If you follow my blog, you know I recently attended a major writing conference. Writing conferences are powerful for writers. At a conference you not only make connections with other writers, editors, and agents, but the venue includes classes and workshops to help you improve your writing skills.
Today I want to share some of the information I learned in one of those classes: The Successful Series. The class was taught by Janice Thompson and Cynthia Hickey, both successful writers of a variety of books, each series linked together by common threads. (Click on their names to see their Amazon Author Pages)
Here are a few of their tips.
1. All genres lend themselves to becoming a series. Find the common link. For example, a cozy mystery may be solved by the same sleuth, historical romance may take place in the same time period while a contemporary romance series make take place in the same local town. I think you get the idea.
A successful book series should mirror a successful television or movie series in some ways. Each episode should be fully plotted and able to stand alone. The author needs to approach each book as “the best in the series.”
3. Stick to your brand throughout the series. Your readers should recognize your style and voice in each book in the series. You have a brand. When readers see that in a new book, they feel comfortable.
4. Make sure your book titles and book covers go together. If a customer walks into a bookstore, you want them to readily recognize the book they are holding is part of a series.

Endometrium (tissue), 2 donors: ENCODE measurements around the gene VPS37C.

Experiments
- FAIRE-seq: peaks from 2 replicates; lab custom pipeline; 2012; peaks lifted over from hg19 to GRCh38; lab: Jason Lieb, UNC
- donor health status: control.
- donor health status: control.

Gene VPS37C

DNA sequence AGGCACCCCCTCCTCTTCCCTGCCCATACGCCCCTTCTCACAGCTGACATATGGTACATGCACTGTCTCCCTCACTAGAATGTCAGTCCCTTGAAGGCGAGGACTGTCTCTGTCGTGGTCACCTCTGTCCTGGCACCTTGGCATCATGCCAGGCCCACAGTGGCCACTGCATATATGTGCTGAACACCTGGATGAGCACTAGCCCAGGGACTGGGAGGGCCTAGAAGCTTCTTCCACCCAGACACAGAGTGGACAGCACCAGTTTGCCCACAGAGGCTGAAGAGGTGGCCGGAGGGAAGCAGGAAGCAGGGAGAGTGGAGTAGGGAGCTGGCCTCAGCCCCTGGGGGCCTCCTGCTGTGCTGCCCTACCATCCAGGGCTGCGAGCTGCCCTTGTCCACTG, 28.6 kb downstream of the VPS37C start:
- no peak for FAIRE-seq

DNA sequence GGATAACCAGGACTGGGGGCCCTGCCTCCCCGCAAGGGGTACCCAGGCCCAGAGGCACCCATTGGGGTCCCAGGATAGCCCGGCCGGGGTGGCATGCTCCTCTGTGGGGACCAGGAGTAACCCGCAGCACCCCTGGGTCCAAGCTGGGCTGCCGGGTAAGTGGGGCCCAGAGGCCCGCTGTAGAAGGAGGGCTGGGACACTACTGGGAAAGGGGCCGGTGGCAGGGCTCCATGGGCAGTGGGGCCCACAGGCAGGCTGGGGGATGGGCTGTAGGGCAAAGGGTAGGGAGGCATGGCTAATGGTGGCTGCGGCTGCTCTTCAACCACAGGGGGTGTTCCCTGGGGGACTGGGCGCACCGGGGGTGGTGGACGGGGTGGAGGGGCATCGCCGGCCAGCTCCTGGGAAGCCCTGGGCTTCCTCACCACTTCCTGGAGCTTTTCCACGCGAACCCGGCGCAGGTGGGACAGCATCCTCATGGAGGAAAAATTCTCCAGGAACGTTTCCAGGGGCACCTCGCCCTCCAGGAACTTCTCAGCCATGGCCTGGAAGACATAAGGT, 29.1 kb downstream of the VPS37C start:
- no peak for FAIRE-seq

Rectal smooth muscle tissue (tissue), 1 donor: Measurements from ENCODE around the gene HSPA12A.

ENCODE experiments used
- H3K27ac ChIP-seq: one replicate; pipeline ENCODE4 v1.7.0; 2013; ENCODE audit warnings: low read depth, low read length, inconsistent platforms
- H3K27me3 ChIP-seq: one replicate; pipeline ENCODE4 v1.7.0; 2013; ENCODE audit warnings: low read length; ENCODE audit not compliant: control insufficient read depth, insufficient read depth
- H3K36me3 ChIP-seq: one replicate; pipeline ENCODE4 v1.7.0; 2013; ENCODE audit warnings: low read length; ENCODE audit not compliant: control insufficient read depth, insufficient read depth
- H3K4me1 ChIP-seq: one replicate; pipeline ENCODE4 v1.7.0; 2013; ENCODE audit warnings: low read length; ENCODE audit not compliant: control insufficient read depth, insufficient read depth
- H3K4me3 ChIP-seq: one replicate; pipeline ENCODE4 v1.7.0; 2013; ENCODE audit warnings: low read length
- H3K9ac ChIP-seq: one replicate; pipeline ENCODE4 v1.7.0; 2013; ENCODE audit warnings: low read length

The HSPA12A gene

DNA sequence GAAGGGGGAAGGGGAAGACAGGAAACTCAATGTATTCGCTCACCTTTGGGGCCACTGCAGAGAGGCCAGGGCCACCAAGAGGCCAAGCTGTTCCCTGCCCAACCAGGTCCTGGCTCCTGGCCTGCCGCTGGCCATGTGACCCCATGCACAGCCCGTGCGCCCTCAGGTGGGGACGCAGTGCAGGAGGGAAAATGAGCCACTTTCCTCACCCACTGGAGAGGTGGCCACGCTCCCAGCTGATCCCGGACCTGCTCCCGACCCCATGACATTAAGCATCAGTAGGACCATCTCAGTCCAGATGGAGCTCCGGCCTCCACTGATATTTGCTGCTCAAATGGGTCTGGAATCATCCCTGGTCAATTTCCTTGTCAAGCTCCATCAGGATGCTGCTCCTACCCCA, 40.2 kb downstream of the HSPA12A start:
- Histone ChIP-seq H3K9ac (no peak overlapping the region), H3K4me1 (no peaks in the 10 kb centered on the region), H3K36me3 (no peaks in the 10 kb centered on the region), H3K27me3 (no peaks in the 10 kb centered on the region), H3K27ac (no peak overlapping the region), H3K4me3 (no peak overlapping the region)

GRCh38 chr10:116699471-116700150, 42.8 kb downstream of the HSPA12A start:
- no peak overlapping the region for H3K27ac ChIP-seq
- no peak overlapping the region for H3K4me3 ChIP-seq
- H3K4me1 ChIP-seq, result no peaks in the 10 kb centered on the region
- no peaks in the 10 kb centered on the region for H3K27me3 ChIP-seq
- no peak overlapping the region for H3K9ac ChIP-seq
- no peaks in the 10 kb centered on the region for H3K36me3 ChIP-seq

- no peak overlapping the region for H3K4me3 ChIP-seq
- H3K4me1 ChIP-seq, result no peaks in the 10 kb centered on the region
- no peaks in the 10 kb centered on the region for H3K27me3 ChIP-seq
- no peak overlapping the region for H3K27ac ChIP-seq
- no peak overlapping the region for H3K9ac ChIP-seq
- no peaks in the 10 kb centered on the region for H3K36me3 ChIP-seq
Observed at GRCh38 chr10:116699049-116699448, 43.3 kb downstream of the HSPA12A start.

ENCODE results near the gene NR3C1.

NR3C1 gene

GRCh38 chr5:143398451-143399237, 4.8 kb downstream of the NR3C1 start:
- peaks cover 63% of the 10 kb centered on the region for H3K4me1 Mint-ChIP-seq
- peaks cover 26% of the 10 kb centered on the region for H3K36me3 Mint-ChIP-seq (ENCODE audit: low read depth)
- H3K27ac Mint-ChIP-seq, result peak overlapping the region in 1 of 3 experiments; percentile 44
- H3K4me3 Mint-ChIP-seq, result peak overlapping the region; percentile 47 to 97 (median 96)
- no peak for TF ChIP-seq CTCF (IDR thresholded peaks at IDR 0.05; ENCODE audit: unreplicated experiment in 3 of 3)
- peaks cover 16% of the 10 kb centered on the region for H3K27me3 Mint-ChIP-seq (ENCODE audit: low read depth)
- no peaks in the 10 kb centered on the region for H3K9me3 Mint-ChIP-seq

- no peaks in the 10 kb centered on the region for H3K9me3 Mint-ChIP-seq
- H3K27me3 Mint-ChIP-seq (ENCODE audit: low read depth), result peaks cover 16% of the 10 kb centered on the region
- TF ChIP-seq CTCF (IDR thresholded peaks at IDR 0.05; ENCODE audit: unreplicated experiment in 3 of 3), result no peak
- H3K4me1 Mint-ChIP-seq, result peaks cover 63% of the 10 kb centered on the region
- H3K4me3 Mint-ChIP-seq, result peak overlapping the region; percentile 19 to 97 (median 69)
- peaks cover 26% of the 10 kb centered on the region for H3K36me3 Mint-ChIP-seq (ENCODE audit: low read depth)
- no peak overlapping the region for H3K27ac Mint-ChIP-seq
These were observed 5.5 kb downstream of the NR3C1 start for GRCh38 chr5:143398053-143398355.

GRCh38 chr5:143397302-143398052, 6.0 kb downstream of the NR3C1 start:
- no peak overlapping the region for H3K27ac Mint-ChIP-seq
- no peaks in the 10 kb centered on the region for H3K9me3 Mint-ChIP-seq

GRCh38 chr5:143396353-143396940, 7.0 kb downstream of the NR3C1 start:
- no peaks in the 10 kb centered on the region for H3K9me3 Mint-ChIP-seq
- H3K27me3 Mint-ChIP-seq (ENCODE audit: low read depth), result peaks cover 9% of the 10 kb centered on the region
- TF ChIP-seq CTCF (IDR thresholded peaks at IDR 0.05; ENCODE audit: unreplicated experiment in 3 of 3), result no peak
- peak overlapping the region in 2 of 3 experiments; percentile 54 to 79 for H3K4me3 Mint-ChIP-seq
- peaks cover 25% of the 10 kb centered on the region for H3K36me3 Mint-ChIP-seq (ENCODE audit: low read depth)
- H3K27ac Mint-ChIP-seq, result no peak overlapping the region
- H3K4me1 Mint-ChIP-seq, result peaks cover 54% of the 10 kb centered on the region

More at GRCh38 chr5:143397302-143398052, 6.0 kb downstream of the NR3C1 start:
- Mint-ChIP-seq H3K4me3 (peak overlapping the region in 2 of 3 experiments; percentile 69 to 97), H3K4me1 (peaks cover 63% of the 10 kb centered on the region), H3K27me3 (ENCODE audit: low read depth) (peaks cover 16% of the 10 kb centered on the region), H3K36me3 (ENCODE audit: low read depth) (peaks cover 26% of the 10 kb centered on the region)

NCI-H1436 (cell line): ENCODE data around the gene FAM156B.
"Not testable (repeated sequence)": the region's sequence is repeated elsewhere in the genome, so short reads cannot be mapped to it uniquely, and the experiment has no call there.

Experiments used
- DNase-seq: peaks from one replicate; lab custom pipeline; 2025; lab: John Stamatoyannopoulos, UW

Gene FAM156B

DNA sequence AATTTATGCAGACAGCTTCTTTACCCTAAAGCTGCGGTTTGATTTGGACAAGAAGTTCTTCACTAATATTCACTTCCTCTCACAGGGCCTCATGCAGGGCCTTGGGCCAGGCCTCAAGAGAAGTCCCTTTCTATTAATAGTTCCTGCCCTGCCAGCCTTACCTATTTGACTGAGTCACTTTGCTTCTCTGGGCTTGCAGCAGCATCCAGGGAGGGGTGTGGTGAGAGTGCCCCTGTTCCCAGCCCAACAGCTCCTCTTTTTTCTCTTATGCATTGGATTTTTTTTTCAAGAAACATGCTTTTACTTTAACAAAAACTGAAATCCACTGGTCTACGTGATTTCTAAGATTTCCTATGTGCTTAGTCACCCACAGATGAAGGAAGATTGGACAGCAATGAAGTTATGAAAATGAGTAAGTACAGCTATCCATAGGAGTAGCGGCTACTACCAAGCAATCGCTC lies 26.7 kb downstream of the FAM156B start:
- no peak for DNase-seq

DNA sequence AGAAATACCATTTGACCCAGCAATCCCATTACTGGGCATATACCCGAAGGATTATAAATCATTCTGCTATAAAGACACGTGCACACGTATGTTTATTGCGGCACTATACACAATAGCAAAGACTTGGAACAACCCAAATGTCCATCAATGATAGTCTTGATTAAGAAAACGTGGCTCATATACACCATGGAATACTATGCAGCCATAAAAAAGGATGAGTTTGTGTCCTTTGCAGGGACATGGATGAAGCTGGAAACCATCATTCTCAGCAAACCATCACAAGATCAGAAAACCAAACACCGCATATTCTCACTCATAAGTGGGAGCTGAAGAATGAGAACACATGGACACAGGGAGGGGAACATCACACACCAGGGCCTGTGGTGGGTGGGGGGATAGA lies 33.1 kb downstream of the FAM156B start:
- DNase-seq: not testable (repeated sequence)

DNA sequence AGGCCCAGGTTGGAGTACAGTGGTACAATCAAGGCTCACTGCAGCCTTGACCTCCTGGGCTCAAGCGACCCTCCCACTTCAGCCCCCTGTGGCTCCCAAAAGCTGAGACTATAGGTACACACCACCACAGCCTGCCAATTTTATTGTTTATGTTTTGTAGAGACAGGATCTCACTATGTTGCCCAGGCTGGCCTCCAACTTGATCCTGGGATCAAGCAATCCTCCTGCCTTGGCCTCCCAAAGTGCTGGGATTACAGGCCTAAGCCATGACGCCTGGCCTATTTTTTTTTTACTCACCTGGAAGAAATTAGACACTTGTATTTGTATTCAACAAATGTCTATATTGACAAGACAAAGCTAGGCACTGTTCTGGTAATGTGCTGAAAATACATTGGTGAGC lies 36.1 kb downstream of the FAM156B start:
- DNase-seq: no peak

5. And this tip is from me: Listen to your readers. If they’re asking you, “What happened to Beverly?” or “I wish you’d have told more about Laney,” you may have seeds for a series. Your readers will tell you if there is a possible series or follow-up book there.
I have always been a firm believer in giving each book your best. Write each book as if it is your personal best seller. I’ve talked with new writers who tell me they’re holding back bits and pieces of their first book in hopes they will write a series and reveal those elements in book two or three. As it turns out, the trend for publishers buying series is waning. If your publisher likes your first book and requests a second or third, trust me, you’ll be able to deliver. Get that first book published and then see if a series is in order.
What do you think? Do you enjoy reading books written as a series?
What do you like? What do you not like?